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Workforce Analytics for Healthcare

Defining Staff Competencies to Build Healthcare Employee Engagement

In healthcare, we are frequently encouraged to “connect the dots.” We help patients navigate complex systems and understand their own healthcare needs. And, we help employees understand new policies and procedures. We even help each other navigate the complexities of the current healthcare environment. Given the increasing intensity of the focus on competency, have we really connected the dots between competency and employee engagement? If not, we may be missing a fairly significant benefit of competency development.

The Healthcare Leadership Alliance (HLA), a consortium of six professional membership organizations, has identified five competency domains. The domains were culled from research among their membership to define common leadership competencies across healthcare organizations. Those competencies are:

  1. Communication and Relationship Management
  2. Professionalism
  3. Leadership
  4. Knowledge of the Healthcare System
  5. Business Skills

 

The Importance of Defining Competency Exactly

It is helpful to identify and name the competency, but that is really just the first step. These are fairly broadly defined competencies. If organizations are to reap the benefits of evidence-based management in the same ways that they may have reaped the benefits of evidence-based medicine, they need to help managers define what success looks like, and perhaps more importantly, they need to help define behaviors that lead to success for employees as well. If they take this step, employees (and future leaders) can better understand the linkage between these skills and their own career aspirations as well as the organizational benefits.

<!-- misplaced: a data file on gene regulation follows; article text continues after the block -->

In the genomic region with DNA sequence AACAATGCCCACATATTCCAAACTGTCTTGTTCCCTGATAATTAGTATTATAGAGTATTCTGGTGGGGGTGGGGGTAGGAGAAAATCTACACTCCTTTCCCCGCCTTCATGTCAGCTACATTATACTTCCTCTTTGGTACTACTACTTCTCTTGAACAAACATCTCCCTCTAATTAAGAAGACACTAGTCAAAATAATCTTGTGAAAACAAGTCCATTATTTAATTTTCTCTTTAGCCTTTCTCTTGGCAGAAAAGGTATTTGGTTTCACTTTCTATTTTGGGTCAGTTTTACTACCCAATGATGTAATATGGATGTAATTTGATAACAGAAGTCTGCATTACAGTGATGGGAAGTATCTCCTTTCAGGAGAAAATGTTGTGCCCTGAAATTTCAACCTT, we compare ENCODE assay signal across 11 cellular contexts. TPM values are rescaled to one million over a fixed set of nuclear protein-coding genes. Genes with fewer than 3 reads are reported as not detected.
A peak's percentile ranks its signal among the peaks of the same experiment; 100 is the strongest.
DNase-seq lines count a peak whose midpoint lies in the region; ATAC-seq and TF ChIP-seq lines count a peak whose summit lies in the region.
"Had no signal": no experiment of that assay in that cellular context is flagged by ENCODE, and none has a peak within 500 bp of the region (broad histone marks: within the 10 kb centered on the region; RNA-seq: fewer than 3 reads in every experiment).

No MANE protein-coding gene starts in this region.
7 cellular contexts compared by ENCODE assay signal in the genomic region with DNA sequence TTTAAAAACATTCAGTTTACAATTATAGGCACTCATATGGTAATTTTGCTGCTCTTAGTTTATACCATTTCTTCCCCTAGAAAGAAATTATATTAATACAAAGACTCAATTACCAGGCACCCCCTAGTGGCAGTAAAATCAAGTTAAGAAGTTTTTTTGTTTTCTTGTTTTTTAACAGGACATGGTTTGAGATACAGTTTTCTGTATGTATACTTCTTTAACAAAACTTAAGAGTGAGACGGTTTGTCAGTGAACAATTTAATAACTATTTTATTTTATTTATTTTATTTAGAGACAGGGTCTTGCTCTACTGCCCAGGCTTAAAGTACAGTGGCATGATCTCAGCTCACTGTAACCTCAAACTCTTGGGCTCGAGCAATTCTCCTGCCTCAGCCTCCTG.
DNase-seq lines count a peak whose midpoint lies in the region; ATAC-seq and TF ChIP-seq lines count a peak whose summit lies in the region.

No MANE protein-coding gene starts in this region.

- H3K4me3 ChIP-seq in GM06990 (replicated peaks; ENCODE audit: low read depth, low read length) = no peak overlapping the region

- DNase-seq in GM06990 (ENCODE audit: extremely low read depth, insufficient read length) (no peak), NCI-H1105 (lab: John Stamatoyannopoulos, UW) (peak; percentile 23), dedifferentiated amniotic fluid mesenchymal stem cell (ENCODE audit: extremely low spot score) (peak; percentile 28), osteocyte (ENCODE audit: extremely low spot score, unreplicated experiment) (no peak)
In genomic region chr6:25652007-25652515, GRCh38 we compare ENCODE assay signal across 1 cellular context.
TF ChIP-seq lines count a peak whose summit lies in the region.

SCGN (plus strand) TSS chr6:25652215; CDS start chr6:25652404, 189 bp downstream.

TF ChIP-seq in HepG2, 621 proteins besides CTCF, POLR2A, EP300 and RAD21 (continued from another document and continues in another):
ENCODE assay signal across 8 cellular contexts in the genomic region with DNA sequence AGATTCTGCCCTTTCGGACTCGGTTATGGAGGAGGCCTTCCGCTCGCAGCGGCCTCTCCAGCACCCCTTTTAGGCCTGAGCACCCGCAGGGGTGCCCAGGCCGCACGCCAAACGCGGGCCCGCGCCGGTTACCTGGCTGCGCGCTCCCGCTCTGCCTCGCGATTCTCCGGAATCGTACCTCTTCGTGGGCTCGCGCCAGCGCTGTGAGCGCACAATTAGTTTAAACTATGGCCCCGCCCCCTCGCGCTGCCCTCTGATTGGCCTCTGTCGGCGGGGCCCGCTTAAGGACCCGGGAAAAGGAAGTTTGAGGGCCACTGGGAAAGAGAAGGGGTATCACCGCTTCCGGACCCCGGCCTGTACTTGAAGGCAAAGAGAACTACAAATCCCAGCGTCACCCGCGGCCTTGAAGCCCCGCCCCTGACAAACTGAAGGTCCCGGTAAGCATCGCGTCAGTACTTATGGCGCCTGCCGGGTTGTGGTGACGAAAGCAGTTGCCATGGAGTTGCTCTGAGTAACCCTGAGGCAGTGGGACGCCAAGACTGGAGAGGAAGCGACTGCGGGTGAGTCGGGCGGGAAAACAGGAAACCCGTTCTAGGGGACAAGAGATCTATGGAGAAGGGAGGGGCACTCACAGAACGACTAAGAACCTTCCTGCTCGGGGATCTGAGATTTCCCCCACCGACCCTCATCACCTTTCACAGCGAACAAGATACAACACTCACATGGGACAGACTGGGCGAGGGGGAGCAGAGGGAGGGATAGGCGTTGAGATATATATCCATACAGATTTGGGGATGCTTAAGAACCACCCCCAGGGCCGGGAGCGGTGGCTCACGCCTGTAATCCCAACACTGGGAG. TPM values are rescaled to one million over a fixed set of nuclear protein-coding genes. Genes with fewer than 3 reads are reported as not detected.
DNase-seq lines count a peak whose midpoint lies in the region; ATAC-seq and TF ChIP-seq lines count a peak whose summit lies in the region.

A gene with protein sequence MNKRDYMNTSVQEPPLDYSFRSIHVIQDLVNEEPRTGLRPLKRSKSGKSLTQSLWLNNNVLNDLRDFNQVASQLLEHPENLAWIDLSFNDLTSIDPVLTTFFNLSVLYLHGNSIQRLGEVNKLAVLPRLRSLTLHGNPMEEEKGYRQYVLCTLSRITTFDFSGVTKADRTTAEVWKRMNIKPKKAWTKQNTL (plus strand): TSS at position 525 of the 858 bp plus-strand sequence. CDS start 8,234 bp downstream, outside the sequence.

Questions to Help Determine Competency

What does it look like to be competent in communication and relationship management? What are the behaviors of the most competent leaders in this area? What are behaviors that indicate an opportunity to improve the competency? These are questions that leaders and employees should be asking as they evaluate and develop competency.

Credentialing and certification processes will help managers and leaders evaluate competency, but what can we do to support employees, particularly new employees, to help them know how we define competence. What does it look like? What should employees and managers know before they get to the competency evaluation?

Organizations carefully hire and select employees to ensure their success in the organization. Employees evaluate potential employers with an equal amount of scrutiny. If we want employees to “connect the dots” between the organization’s key competencies, how do we lay the groundwork for support?

Guidelines to Help Employees Link Competencies to Development

Employees should be able to understand the link between these competencies and their desired career paths. Here are some guidelines:

  1. Develop competency descriptions that help employees understand what is meant by each competency. Start with a basic definition that evolves to a broader understanding of why the competency is important to the organization and how it is also important to career development.
  2. Include examples or behavioral indicators that help managers rate and employees understand the kinds of behaviors that could earn them a superior rating. While it is not practical or even possible to describe every behavior for every competency, this should be a robust enough list to help the employee understand desired outcomes and connect the dots between a strong performance from them and a healthy outcome for the organization as well as a clear path for their desired careers.
  3. Provide opportunities for managers to describe specific behaviors that formed their competency rating that can be shared with employees. Managers should be coached to be as specific and descriptive as possible to help employees see their performance appraisals and competency evaluations as opportunities to reinforce what went well and to further “course correct” their careers when necessary.

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